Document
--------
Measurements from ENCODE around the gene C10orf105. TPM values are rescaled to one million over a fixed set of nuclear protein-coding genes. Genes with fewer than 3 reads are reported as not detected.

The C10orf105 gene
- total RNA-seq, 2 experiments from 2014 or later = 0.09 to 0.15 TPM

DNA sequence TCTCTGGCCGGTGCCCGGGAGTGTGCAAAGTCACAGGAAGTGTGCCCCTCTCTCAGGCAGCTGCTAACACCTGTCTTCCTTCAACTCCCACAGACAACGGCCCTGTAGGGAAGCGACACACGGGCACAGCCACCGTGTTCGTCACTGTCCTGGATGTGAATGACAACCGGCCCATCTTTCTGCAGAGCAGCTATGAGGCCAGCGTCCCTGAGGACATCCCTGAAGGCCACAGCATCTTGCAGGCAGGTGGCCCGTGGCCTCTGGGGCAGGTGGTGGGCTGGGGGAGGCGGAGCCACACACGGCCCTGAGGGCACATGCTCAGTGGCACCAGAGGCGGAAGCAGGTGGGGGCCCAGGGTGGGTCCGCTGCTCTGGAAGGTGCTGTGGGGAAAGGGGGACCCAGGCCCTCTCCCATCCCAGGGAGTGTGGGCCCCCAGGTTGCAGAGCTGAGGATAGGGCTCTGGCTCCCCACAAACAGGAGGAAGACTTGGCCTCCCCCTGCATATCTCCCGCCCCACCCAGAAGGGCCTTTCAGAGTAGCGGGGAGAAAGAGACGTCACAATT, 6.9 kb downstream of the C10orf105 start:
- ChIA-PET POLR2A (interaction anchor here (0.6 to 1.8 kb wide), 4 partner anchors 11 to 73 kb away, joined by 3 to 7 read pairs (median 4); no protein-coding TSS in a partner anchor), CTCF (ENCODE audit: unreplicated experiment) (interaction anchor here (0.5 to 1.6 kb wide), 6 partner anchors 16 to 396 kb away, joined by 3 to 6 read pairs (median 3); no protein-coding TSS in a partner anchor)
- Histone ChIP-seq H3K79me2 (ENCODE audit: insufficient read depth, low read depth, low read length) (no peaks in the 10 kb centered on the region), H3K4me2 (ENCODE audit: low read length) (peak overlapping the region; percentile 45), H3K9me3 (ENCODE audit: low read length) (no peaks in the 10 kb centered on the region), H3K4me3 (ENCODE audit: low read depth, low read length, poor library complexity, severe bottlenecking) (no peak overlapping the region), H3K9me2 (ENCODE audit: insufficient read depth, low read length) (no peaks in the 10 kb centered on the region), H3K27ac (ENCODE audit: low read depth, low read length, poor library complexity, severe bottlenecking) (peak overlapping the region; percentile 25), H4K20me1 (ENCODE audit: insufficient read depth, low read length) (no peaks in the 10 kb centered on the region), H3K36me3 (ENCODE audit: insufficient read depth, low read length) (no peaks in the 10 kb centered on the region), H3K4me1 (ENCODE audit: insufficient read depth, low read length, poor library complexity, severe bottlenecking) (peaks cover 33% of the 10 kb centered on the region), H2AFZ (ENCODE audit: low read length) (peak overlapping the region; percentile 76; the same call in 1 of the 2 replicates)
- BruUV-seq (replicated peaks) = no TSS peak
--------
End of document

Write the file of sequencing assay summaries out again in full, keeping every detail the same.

Measurements from ENCODE around the gene C10orf105. TPM values are rescaled to one million over a fixed set of nuclear protein-coding genes. Genes with fewer than 3 reads are reported as not detected.

The C10orf105 gene
- total RNA-seq, 2 experiments from 2014 or later = 0.09 to 0.15 TPM

DNA sequence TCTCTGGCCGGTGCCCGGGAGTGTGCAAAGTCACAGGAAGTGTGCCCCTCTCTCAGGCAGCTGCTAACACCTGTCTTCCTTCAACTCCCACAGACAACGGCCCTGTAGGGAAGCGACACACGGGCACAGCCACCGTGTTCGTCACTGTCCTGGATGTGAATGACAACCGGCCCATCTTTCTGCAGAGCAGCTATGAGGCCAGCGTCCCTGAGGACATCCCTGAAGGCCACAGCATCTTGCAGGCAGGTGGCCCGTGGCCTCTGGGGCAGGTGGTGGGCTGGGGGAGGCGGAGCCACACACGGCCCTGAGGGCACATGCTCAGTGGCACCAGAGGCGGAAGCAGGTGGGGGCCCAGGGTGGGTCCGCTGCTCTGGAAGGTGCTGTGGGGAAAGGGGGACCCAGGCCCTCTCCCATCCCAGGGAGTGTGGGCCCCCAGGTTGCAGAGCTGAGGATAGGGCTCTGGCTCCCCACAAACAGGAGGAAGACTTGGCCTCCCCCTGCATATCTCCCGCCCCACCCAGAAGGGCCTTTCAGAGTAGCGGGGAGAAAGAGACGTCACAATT, 6.9 kb downstream of the C10orf105 start:
- ChIA-PET POLR2A (interaction anchor here (0.6 to 1.8 kb wide), 4 partner anchors 11 to 73 kb away, joined by 3 to 7 read pairs (median 4); no protein-coding TSS in a partner anchor), CTCF (ENCODE audit: unreplicated experiment) (interaction anchor here (0.5 to 1.6 kb wide), 6 partner anchors 16 to 396 kb away, joined by 3 to 6 read pairs (median 3); no protein-coding TSS in a partner anchor)
- Histone ChIP-seq H3K79me2 (ENCODE audit: insufficient read depth, low read depth, low read length) (no peaks in the 10 kb centered on the region), H3K4me2 (ENCODE audit: low read length) (peak overlapping the region; percentile 45), H3K9me3 (ENCODE audit: low read length) (no peaks in the 10 kb centered on the region), H3K4me3 (ENCODE audit: low read depth, low read length, poor library complexity, severe bottlenecking) (no peak overlapping the region), H3K9me2 (ENCODE audit: insufficient read depth, low read length) (no peaks in the 10 kb centered on the region), H3K27ac (ENCODE audit: low read depth, low read length, poor library complexity, severe bottlenecking) (peak overlapping the region; percentile 25), H4K20me1 (ENCODE audit: insufficient read depth, low read length) (no peaks in the 10 kb centered on the region), H3K36me3 (ENCODE audit: insufficient read depth, low read length) (no peaks in the 10 kb centered on the region), H3K4me1 (ENCODE audit: insufficient read depth, low read length, poor library complexity, severe bottlenecking) (peaks cover 33% of the 10 kb centered on the region), H2AFZ (ENCODE audit: low read length) (peak overlapping the region; percentile 76; the same call in 1 of the 2 replicates)
- BruUV-seq (replicated peaks) = no TSS peak